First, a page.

CPS Energy officials confirmed that H-E-B and Houston-based microgrid company Enchanted Rock Ltd. are seeking approval to add the generators to stores in San Antonio.
The application is under review by CPS Energy, and if approved, the city-owned utility company would supply natural gas to backup generators that will be installed at 25 area H-E-B stores, along with a local bakery and distribution center.
Over the past year, Enchanted Rock installed natural gas generators at 18 H-E-B stores in the Houston area. Massive flooding and wind damage caused by Hurricane Harvey knocked out power to large areas of the Bayou City, but the microgrid technology has enabled the stores to operate in an “island mode” independent of the power grid.
Enchanted Rock CEO Thomas McAndrew told the Business Journal that Harvey served as a “proof of concept” for the technology.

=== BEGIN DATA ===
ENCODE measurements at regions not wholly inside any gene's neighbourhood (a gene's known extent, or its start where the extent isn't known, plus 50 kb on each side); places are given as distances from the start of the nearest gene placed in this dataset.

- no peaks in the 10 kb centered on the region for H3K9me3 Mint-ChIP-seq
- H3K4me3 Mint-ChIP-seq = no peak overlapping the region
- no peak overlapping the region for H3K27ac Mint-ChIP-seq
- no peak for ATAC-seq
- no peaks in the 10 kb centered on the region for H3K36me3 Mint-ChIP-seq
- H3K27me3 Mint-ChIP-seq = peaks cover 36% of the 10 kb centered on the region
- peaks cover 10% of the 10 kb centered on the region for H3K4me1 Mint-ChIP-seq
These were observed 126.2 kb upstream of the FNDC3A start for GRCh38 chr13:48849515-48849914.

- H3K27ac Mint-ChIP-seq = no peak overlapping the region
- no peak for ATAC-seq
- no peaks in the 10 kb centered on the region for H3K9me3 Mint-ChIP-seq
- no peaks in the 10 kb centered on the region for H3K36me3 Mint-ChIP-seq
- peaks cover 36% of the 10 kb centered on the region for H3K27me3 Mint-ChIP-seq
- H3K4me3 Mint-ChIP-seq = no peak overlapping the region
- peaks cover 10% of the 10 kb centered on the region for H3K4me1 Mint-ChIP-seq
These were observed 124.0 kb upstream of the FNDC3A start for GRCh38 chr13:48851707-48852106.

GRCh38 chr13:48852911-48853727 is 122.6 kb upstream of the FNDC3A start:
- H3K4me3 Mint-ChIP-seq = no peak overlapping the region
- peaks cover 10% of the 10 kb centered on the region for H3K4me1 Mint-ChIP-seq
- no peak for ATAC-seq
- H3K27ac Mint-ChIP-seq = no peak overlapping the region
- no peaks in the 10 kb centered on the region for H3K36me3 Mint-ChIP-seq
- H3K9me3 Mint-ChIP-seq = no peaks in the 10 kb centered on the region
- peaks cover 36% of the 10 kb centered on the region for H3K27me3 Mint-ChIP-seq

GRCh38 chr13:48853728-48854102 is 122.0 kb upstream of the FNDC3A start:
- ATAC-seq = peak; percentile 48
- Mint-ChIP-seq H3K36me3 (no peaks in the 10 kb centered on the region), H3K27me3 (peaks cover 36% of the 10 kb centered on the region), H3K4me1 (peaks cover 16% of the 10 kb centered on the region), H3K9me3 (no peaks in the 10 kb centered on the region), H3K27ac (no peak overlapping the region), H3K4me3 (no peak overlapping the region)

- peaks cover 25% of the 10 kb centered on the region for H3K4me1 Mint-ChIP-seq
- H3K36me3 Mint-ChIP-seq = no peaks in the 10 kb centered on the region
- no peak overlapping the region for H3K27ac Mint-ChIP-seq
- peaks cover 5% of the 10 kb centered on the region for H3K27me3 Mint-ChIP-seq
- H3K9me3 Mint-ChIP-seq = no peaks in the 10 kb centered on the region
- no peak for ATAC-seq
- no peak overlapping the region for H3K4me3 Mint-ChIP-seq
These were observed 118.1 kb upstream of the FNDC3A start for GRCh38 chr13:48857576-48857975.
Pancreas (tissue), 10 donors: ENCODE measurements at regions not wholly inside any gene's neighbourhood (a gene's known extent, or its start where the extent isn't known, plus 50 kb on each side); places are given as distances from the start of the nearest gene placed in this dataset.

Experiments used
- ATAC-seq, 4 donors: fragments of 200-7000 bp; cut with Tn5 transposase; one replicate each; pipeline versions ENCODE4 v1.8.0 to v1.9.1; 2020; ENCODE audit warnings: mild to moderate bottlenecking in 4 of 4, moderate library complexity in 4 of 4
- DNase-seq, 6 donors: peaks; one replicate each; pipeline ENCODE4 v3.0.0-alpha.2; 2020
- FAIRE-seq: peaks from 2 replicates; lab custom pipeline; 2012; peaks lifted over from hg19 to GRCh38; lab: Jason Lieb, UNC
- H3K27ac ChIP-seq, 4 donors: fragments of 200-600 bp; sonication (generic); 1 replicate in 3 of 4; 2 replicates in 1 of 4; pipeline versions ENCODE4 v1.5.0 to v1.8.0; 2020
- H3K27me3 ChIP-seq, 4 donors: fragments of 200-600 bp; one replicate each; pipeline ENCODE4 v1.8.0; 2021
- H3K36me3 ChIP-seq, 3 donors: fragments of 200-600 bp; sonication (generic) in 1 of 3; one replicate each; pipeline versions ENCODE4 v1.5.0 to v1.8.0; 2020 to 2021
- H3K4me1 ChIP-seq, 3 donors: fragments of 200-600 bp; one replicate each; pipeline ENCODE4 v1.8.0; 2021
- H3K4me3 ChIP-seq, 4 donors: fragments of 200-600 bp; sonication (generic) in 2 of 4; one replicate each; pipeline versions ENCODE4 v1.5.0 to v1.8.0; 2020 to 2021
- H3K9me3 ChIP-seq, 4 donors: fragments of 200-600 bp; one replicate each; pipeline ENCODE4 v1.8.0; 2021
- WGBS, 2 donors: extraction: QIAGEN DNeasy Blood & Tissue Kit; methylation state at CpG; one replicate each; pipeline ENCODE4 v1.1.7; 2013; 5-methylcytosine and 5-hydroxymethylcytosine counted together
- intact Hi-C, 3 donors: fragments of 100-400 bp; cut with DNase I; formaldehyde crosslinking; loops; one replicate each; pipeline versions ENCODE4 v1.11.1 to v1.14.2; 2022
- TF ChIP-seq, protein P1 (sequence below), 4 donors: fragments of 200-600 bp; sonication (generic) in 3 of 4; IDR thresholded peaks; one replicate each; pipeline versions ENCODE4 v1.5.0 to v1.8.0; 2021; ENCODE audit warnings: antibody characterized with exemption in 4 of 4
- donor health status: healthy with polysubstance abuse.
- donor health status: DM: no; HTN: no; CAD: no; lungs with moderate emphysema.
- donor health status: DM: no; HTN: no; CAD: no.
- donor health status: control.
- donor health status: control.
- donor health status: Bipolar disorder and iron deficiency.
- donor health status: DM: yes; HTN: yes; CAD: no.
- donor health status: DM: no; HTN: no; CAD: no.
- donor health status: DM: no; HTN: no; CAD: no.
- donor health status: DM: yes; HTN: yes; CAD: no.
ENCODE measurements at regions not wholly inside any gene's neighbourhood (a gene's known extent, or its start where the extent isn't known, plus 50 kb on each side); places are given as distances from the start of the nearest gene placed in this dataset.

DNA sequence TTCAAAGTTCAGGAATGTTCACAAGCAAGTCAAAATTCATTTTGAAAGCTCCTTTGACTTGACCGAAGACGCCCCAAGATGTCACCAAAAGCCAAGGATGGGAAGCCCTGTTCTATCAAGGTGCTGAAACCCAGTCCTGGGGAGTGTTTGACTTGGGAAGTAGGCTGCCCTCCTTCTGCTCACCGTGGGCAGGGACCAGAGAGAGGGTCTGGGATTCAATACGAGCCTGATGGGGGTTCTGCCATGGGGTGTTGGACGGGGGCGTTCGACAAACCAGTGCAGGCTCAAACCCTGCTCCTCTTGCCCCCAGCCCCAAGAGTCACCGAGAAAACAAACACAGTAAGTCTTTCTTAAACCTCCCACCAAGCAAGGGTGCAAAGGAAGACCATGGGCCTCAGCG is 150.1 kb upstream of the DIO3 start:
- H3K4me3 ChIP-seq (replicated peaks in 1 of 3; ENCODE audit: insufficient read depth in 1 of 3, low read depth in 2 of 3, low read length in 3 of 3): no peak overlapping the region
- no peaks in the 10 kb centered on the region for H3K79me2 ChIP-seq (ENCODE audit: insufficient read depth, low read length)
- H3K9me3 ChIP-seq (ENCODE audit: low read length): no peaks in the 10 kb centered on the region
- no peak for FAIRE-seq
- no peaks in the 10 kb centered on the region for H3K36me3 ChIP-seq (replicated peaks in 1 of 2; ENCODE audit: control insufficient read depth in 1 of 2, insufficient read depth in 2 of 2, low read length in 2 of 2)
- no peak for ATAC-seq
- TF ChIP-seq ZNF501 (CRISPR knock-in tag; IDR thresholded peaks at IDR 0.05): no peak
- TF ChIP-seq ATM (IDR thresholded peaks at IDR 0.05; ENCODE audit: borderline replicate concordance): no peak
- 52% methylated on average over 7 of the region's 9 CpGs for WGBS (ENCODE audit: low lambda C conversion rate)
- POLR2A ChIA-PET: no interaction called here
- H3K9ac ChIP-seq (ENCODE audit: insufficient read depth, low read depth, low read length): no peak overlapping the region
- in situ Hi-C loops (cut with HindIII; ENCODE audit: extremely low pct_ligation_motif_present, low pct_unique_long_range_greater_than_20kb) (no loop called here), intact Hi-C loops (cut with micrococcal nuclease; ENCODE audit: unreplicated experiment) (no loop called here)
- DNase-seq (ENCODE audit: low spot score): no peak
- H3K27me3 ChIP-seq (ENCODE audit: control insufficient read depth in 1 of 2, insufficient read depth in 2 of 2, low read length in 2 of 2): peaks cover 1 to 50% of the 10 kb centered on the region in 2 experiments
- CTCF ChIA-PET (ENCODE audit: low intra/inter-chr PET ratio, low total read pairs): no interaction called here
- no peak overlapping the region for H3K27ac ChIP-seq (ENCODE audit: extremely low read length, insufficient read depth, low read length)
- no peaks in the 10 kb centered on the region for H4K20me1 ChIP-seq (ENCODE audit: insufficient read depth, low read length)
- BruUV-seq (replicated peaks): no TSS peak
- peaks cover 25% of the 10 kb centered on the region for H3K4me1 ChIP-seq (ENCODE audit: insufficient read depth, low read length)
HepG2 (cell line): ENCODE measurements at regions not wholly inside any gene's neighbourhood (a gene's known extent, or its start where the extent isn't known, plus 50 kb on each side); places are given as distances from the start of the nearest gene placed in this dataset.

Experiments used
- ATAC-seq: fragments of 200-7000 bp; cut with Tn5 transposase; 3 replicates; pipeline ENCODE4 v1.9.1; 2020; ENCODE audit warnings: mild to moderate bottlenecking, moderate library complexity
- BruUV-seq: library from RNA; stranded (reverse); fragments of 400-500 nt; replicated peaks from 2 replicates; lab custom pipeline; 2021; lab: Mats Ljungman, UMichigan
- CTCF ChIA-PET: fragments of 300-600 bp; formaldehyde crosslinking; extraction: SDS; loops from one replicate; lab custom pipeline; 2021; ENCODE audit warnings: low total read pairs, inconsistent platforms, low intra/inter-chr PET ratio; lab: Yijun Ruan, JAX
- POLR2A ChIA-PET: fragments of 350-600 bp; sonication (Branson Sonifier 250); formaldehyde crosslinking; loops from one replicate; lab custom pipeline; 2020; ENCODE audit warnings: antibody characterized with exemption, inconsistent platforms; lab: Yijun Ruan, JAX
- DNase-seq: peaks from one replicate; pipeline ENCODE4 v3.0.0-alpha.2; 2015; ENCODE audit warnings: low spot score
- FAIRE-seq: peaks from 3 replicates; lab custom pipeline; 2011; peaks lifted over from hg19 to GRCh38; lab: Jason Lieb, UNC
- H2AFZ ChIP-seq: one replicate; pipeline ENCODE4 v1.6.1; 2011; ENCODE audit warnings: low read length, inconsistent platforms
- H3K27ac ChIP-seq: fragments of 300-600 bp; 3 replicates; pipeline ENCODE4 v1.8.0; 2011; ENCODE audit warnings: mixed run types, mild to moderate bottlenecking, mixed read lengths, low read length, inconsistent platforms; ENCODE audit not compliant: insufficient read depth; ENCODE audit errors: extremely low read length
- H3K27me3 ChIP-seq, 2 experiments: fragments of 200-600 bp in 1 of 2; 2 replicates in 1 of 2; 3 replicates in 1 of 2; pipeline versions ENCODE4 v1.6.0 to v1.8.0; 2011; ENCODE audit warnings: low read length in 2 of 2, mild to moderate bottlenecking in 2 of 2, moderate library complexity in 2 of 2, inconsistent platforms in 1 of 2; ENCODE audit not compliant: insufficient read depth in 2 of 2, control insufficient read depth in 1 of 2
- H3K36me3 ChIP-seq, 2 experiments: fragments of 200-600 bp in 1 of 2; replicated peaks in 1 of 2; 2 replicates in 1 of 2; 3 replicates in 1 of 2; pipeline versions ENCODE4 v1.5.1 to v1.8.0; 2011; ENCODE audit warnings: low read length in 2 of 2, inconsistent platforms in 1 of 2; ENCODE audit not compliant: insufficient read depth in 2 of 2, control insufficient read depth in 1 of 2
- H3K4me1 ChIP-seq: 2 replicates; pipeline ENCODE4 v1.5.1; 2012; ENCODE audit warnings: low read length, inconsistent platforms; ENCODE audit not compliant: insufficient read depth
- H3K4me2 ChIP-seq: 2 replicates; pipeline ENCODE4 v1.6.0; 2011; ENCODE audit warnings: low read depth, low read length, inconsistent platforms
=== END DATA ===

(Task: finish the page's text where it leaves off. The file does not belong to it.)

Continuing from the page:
The generators installed in Houston “provide 100 percent of a store’s power,” McAndrew said. “You can’t tell the difference between being on generation or being on utility.”
CPS Energy officials declined to comment further on H-E-B’s proposed microgrid projects, stating that the company’s application remains under review. Nonetheless, the request comes at a time when microgrids are growing in popularity. The distributed power systems can generate electricity in tandem with or independent of the main power grid.
In San Antonio, military officials installed a solar-powered microgrid at Fort Sam Houston designed to charge batteries that provide electricity the base’s library in the event of a power failure.
San Antonio-based OCI Solar Power is also developing a portable solar farm that will be tested to generate electricity for equipment in the oil fields of South Texas.
Originally published in San Antonio Business Journal